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Vireo   Listen
Vireo  n.  (Zool.) Any one of numerous species of American singing birds belonging to Vireo and allied genera of the family Vireonidae. In many of the species the back is greenish, or olive-colored. Called also greenlet. Note: In the Eastern United States the most common species are the white-eyed vireo (Vireo Noveboracensis), the red-eyed vireo (Vireo olivaceus), the blue-headed, or solitary, vireo (Vireo solitarius), the warbling vireo (Vireo gilvus), and the yellow-throated vireo (Vireo flavifrons). All these are noted for the sweetness of their songs.

Collaborative International Dictionary of English 0.48

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"Vireo" Quotes from Famous Books

... a moment's quiet, while Ray looked away,—supporting his chin upon one hand, and a black cloud sweeping torridly down the stern face. One sharp struggle. A moment's quiet. Into it a wild rose kept shaking sweetness. After it a vireo broke into tremulous melody, gushing higher, fuller, stronger, clearer. Ray turned, his eyes wet, his face beaming. ...
— The Atlantic Monthly, Volume 13, No. 75, January, 1864 • Various

... the suburbs as well as in the country villages, are two little birds whose songs are heard daily and hourly, from the middle of May until the latter part of summer. These are the Warbling Fly-catchers (Vireo gilvus and V. olivaceus). The first is commonly designated as the Warbling Vireo, the second as the Red-eyed Vireo. The former arrives about a week or ten days earlier than the other, and becomes silent likewise at a somewhat earlier period. Both species are very similar in their habits, ...
— The Atlantic Monthly, Volume 2, Issue 12, October, 1858 • Various

... but a particular kind of courage. It means courage of the nerve; vital courage. That first syllable of it, if you look in Max Muller, you will find really means "nerve," and from it come "vis," and "vir," and "virgin" (through vireo), and the connected word "virga"—"a rod;"—the green rod, or springing bough of a tree, being the type of perfect human strength, both in the use of. it in the Mosaic story, when it becomes a serpent, or strikes the rock; or when Aaron's bears its almonds; ...
— The Ethics of the Dust • John Ruskin

... the first music she had ever heard, "except whistlin'," but there had been a great deal of "whistlin'" about the cabin up Lone River; whistling of robins in spring—nothing sweeter—the chordlike whistlings of thrush and vireo after sunset, that bubbling "mar-guer-ite" with which the blackbirds woo, and the light diminuendo with which the bluebird caressed the air after an April flight. Perhaps Joan's musical faculty was less untrained than any other. After all, that "Aubade Provencale" was just the ...
— The Branding Iron • Katharine Newlin Burt

... and flowing again, of waking, darting, eager fish; the veery, the phoebe, the jay, the vireo,—all these were friends, familiar, tried and true to Fishin' Jimmy. The cluck and coo of the cuckoo, the bubbling song of bobolink in buff and black, the watery trill of the stream-loving swamp-sparrow, the whispered whistle of the stealthy, darkness-haunting whippoorwill, the gurgle and gargle ...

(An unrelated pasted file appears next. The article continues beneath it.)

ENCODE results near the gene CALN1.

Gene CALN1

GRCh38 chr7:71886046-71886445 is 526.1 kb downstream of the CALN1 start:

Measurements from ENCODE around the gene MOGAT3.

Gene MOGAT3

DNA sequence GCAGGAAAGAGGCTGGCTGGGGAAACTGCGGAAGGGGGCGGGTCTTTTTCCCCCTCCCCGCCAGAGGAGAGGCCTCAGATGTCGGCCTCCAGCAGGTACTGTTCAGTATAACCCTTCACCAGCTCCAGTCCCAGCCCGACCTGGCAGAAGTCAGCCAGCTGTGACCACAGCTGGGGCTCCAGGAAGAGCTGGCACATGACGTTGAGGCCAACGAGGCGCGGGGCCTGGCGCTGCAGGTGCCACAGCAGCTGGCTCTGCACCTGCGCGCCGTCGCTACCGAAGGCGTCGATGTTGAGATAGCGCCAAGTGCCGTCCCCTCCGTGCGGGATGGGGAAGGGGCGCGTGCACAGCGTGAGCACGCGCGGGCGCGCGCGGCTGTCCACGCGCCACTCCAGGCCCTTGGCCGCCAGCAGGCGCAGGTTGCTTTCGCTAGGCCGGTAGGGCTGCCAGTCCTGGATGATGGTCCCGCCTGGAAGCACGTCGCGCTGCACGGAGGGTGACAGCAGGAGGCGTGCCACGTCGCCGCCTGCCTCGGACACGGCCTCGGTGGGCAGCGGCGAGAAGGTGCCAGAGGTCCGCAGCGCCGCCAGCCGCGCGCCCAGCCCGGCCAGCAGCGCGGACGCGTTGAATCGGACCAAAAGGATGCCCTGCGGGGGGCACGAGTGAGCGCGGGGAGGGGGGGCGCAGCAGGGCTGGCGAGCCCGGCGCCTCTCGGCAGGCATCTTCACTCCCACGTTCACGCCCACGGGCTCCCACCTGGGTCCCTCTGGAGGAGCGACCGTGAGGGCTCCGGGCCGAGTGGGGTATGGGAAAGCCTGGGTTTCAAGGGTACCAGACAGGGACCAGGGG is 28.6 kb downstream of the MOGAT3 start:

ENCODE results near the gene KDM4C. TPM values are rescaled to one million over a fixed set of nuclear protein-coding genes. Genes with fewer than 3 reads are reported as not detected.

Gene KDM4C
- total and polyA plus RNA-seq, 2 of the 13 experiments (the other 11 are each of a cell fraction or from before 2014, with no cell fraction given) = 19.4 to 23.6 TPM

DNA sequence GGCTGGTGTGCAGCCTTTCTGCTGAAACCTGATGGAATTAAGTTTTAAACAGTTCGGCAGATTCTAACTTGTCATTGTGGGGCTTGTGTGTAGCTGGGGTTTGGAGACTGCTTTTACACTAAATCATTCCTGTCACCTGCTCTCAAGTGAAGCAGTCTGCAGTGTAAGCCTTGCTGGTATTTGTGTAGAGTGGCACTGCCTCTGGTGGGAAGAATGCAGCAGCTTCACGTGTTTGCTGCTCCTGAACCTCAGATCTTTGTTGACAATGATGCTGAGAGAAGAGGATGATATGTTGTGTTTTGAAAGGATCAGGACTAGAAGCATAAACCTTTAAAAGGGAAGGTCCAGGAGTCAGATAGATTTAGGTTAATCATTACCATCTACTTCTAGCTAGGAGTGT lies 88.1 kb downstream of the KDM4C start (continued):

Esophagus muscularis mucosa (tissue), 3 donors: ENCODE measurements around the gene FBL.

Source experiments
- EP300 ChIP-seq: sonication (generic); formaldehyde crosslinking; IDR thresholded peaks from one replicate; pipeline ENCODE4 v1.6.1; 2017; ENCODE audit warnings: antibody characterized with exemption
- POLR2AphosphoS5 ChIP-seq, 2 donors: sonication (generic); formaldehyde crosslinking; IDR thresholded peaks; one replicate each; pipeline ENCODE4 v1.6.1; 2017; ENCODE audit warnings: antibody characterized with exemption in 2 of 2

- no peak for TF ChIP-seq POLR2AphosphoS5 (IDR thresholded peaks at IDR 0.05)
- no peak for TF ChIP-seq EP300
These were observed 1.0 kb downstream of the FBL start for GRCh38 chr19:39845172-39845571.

— Fishin' Jimmy • Annie Trumbull Slosson

... loud, metallic notes. There was also a tiny soft-tailed woodpecker, no larger than a kinglet; a queer humming-bird with a slightly flexible bill; and many species of ant-thrush, tanager, manakin, and tody. Among these unfamiliar forms was a vireo looking much like our solitary vireo. At one camp Cherrie collected a dozen perching birds; Miller a beautiful little rail; and Kermit, with the small Luger belt-rifle, a handsome curassow, nearly as big as a turkey—out ...
— Through the Brazilian Wilderness • Theodore Roosevelt

... pealed! The frozen songs within the breast Of silent birds that hid in leafless woods, Melt into rippling floods Of gladness unrepressed. Now oriole and blue-bird, thrush and lark, Warbler and wren and vireo, Confuse their music; for the living spark Of Love has touched the fuel of desire, And every heart leaps up in singing fire. It seems as if the land Were breathing deep beneath the sun's caress, Trembling with tenderness, ...
— The White Bees • Henry Van Dyke

... turned from all this sunset glory to find out what little bird was making the very big fuss near by, and because, parting the foliage of an arrow-wood bush, I looked with exquisite pleasure into the nest of a white-eyed vireo, does it mean that I am still unborn as to soul? For some reason it was a relief to look away from that west of vast and burning color to the delicately dotted eggs in the tiny cradle—the same relief felt in descending from ...
— Roof and Meadow • Dallas Lore Sharp

... for the passing breeze from surrounding rivals, the transformed head, now globular, white, airy, is even more exquisite, set as it is with scores of tiny parachutes ready to sail away. A child's breath puffing out the time of day, a vireo plucking at the fluffy ball for lining to put in its nest, the summer breeze, the scythe, rake, and mowing machines, sudden gusts of winds sweeping the country before thunderstorms—these are among the agents ...
— Wild Flowers Worth Knowing • Neltje Blanchan et al

... took out the bird book, settled comfortably on a bench, and with a deep sigh of satisfaction turned to the section headed. "V." Past "veery" and "vireo" he went, down the line until his finger, trembling with eagerness, ...
— Freckles • Gene Stratton-Porter

Words linked to "Vireo" :   solitary vireo, Vireo olivaceous, oscine, Vireo solitarius solitarius, Vireo solitarius

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